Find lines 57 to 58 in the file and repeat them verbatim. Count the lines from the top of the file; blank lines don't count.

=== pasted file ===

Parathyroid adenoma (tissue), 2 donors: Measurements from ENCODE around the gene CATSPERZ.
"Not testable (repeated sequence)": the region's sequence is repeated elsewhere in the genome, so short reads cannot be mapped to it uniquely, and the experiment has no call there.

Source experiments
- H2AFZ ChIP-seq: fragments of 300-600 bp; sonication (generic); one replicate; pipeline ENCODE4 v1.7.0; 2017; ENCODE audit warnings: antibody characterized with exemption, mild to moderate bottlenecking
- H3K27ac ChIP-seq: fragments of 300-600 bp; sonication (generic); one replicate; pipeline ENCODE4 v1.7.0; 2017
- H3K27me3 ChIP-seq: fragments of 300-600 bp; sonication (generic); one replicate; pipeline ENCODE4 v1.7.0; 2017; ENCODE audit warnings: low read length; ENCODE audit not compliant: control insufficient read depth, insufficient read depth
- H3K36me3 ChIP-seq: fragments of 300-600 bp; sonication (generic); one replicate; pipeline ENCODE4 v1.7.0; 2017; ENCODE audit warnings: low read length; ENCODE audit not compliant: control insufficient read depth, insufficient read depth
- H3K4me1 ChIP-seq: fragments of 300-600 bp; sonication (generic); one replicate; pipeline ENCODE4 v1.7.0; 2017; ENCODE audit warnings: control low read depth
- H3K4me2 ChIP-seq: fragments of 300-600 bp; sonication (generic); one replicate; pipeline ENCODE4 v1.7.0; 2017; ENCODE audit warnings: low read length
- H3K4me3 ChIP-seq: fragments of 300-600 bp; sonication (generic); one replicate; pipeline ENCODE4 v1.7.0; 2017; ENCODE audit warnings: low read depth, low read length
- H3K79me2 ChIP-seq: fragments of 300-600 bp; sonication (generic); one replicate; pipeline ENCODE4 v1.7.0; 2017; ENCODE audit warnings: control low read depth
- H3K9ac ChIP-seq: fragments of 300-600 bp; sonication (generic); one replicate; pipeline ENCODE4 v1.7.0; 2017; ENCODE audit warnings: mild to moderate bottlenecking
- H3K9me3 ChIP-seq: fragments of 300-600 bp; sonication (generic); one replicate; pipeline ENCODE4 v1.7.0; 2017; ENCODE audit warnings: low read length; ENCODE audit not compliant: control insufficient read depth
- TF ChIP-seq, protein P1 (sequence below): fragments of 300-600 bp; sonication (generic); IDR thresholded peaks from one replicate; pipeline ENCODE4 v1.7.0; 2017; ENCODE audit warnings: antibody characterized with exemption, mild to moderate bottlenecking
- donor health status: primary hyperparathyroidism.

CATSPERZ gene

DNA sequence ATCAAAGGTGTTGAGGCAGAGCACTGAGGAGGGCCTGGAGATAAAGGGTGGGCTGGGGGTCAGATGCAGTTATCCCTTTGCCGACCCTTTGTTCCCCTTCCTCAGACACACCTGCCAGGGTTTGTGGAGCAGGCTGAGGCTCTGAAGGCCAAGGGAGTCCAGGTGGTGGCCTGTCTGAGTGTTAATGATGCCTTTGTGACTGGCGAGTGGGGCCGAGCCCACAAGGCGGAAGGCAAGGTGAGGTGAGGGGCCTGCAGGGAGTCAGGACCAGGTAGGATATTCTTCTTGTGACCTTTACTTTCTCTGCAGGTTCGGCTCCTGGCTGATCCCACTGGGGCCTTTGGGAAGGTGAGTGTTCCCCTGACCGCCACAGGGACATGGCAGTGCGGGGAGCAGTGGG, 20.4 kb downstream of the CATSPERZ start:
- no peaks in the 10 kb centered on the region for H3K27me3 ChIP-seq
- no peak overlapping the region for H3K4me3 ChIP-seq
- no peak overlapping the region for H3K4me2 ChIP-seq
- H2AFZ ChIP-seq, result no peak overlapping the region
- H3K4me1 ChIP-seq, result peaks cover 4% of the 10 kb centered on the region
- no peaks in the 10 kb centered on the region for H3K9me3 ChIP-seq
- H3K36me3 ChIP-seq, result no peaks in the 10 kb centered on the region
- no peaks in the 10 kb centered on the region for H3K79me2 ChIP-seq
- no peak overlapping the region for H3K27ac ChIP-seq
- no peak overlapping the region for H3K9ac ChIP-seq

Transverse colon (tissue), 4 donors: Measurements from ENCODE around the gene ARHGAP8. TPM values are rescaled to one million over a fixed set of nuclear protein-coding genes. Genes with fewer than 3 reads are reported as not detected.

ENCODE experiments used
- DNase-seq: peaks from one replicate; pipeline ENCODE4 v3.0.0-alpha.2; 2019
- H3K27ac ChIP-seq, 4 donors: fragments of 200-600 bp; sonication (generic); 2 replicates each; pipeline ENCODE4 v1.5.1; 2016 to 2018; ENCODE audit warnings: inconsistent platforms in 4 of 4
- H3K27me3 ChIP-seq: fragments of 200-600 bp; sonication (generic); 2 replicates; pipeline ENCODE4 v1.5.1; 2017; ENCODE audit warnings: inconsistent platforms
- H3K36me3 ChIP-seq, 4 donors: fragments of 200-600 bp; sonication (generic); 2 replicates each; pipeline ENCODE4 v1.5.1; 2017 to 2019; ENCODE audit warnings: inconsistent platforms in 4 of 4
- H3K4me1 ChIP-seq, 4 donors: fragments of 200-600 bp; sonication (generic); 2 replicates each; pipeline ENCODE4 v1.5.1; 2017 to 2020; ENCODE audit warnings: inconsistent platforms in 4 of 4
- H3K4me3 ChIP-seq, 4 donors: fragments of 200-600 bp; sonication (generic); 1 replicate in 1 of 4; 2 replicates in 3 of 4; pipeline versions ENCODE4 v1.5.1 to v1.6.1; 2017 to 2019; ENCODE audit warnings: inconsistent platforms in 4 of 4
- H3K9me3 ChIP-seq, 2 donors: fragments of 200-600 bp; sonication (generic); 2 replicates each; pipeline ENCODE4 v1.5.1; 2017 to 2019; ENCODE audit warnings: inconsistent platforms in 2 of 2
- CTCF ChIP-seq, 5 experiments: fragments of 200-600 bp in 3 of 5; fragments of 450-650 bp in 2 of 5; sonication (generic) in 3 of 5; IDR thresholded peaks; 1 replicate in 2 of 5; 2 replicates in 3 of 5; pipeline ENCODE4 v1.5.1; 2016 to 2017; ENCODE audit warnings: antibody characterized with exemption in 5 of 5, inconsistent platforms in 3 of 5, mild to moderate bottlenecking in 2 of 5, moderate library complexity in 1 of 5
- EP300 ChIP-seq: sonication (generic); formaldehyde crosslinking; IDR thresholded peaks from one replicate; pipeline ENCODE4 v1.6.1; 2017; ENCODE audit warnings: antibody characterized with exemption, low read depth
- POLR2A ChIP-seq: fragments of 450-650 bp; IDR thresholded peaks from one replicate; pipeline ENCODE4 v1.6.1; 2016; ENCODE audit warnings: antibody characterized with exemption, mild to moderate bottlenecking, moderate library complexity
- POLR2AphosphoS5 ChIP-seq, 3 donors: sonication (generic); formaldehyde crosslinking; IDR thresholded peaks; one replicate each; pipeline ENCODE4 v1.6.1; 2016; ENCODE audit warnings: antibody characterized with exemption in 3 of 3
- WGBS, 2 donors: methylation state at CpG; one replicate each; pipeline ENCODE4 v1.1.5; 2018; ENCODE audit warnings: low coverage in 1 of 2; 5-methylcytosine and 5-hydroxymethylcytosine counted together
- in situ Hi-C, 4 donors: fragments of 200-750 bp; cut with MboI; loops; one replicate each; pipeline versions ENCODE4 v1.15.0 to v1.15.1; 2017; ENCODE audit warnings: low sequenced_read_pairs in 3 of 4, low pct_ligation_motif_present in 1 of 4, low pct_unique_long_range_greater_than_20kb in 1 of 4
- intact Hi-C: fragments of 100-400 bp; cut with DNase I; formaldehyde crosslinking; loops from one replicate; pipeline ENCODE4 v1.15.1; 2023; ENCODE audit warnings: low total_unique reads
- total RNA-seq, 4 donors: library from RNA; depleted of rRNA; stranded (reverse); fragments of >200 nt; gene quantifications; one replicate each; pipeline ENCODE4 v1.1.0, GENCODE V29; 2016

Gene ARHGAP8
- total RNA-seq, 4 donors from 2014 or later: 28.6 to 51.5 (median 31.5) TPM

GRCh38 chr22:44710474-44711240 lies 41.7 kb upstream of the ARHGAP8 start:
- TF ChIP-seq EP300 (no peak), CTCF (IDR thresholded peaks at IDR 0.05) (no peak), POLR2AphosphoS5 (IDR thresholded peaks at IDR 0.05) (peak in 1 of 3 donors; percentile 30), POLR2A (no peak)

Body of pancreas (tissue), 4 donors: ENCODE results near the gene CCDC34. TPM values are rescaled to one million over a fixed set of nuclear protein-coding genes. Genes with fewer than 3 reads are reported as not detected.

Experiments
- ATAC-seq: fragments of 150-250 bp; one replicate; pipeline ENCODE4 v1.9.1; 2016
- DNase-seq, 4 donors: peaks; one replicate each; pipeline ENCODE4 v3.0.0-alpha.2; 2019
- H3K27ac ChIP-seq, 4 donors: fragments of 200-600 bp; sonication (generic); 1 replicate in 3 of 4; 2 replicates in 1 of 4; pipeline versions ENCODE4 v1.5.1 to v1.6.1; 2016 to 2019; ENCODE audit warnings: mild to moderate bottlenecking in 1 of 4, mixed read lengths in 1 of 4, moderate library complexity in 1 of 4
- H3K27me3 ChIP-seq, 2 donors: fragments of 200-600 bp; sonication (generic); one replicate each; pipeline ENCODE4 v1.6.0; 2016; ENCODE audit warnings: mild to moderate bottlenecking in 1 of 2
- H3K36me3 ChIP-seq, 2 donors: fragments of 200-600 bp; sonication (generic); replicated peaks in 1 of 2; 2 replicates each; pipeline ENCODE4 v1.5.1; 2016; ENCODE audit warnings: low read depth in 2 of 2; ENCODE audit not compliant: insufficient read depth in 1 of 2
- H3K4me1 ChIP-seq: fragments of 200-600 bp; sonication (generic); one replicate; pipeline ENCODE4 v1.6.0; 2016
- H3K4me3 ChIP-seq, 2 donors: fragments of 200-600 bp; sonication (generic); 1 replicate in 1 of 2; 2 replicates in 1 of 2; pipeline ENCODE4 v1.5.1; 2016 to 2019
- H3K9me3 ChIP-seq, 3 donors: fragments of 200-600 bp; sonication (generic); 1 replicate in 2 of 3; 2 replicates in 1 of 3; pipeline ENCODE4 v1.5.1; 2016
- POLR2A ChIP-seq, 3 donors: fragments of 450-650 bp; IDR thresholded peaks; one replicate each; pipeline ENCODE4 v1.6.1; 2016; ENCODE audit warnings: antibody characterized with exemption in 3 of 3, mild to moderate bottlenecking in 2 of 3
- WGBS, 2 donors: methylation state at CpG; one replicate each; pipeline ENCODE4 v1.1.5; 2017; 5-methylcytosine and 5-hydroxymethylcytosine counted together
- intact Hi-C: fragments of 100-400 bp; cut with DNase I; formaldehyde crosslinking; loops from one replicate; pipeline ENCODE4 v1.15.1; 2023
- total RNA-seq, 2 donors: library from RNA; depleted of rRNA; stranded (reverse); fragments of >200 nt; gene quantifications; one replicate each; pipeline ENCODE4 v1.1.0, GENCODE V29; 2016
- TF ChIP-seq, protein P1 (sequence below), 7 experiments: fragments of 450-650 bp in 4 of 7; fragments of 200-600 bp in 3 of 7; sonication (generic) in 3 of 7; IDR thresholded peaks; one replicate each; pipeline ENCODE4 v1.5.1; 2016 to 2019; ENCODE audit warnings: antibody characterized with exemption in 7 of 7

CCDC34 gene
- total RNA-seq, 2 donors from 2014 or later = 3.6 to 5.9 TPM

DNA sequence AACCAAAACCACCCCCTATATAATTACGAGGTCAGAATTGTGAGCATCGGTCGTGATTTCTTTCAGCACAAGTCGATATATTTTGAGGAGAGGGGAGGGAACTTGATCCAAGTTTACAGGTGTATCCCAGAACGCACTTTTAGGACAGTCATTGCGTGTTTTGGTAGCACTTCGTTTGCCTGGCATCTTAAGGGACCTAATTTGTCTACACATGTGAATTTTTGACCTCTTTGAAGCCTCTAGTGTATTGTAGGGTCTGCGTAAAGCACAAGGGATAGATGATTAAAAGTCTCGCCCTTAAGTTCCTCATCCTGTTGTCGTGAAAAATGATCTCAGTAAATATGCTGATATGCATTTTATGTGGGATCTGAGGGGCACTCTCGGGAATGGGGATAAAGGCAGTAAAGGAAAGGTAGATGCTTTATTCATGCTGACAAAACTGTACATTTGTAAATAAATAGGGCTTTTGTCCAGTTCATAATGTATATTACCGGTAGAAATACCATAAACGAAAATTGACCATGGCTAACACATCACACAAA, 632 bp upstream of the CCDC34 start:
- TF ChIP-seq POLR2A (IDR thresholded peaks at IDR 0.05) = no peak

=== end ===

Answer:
- H3K4me3 ChIP-seq, 2 donors: fragments of 200-600 bp; sonication (generic); 1 replicate in 1 of 2; 2 replicates in 1 of 2; pipeline ENCODE4 v1.5.1; 2016 to 2019
- H3K9me3 ChIP-seq, 3 donors: fragments of 200-600 bp; sonication (generic); 1 replicate in 2 of 3; 2 replicates in 1 of 3; pipeline ENCODE4 v1.5.1; 2016